Todd Oberndorfer is a proud Ogdenite. A graduate of Weber State University (BFA, 2D Design), he holds the Visual Arts Chair on the Ogden City Arts Advisory Committee and sits on the Ogden Contemporary Arts Advisory Committee. In 2010, he co-founded The Banyan Collective, a media company working out of The Monarch, in Ogden’s Nine Rails Creative District ,that specializes in arts and adventure podcasting. He co-hosts the Ogden Arts & Adventure podcast, as well as Van Sessions, a popular live audience podcast & music series. Oberndorfer also has an MA in Arts Administration from Southern Utah University and during the weekdays you’ll find hm in Salt Lake City, where he works as the Visual Arts Program Coordinator for the Arts Council and manages Finch Lane Gallery. In his printmaking and design work, he combines social activism and art by addressing issues such as clean air, population growth, and income inequality in his printmaking and graphic design work. He is also part of the Visual Arts Jury for the 2023 Utah Arts Festival.
What are you reading lately?
I buy a lot of books, but I’m notorious for not starting and/or finishing them. (I read somewhere that the average person spends over fifty hours each year choosing what to watch next on tv. My best friend teases me – understandably – about my endless Now Watching list on Netflix. I usually get about 15-20 minutes into a movie or tv show before I switch to something else). Growing up, all I read was science fiction, fantasy, and comic books. These days, its non-fiction: mostly biographies, social issues, and art books. Looking at the books on my nightstand, I’m closest to finishing Isabel Wilkerson’s Caste, Studio KO’s Yves Saint Laurent Museum Marrakech, and Matthew Desmond’s Evicted.
Is there a piece of art in your house growing up that sticks in your mind?
Growing up, my brother and I were obsessed with Ed Emberley’s instructional children’s drawing books. His step-by-step instructions gave everyone (even my sister) the opportunity to become world-building artists. We especially loved his “Big Color” books, and every available surface of the house was covered with drawings of skyscrapers, aliens, monsters, pirates, haunted houses, hippopotamuses, race cars, and skeletons. I somehow managed to hold onto most of those books from the early/mid ’80s, and added a coffee table book, Ed Emberley, that Todd Oldham and Caleb Neelon wrote about ten years ago.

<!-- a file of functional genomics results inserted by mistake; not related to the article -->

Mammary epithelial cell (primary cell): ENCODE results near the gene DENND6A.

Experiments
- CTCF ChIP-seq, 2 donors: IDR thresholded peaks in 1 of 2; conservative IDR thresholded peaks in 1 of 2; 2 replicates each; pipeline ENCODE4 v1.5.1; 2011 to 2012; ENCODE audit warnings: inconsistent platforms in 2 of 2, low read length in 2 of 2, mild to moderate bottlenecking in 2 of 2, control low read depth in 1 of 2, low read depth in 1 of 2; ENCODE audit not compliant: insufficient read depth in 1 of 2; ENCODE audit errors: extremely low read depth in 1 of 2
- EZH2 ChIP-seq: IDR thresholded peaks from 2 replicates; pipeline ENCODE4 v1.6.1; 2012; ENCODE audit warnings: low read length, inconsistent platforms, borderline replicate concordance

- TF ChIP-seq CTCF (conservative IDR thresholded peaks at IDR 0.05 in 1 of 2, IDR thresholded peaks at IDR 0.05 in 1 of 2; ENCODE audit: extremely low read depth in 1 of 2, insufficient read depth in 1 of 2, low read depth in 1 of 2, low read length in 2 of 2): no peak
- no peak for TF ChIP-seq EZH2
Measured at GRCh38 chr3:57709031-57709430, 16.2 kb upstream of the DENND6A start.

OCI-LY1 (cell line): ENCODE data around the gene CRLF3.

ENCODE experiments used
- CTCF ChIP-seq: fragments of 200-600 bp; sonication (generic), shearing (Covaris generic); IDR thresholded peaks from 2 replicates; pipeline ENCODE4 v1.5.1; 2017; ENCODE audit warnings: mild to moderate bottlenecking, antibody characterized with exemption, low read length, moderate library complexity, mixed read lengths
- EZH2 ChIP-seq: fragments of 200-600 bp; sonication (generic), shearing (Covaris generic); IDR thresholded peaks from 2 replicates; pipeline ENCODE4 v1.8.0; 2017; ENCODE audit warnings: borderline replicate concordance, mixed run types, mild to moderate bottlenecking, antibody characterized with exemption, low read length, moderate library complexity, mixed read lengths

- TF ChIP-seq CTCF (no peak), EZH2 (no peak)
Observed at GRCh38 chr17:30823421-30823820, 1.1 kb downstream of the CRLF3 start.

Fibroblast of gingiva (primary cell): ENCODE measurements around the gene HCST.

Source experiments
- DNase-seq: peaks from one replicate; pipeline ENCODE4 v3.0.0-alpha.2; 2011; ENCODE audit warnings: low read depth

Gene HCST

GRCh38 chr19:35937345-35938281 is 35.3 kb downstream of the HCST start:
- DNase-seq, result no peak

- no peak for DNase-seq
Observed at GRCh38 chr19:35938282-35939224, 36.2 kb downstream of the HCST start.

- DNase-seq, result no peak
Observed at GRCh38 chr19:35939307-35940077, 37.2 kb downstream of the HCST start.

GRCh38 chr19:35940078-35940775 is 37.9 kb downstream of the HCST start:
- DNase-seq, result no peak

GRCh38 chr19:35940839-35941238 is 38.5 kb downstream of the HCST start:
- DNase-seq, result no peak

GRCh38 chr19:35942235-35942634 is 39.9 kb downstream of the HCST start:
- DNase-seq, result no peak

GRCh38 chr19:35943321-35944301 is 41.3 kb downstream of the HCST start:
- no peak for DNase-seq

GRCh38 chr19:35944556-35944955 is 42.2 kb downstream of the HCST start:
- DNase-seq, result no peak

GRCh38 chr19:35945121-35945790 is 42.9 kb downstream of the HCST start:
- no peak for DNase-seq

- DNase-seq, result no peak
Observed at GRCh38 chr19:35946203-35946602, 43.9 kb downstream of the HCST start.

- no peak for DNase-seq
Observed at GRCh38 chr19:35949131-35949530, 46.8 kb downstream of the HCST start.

What is the most memorable exhibit you’ve seen recently?
On a recent trip to New York and DC, my artist/art professor brother, Cory Oberndorfer, took me to Glenstone, a see-it-to-believe-it, “spared-no-expense” Contemporary Art Museum set on 300 acres of rolling hills in Potomac, Maryland. We spent an afternoon looking at work by On Kawara, Kara Walker, and Robert Gober (to name a few), but a highlight was Ellsworth Kelly at 100, a survey of the hard-edge/Color Field/minimalist painter who would have turned 100 this month. I was also inspired by Andy Goldsworthy’s Clay Houses and Richard Serra’s monumental Four Rounds: Equal Weight, Unequal Measure. The trip culminated with a bucket list “pinch me” event, an artist talk at the Hirshhorn with renowned French photographer, urban activist, and artist, JR. He gave a talk on the power of public art and discussed his humanistic approach to community and social issues.
This is our chance to check in with members of Utah’s art community to see what they’ve been reading, seeing, doing.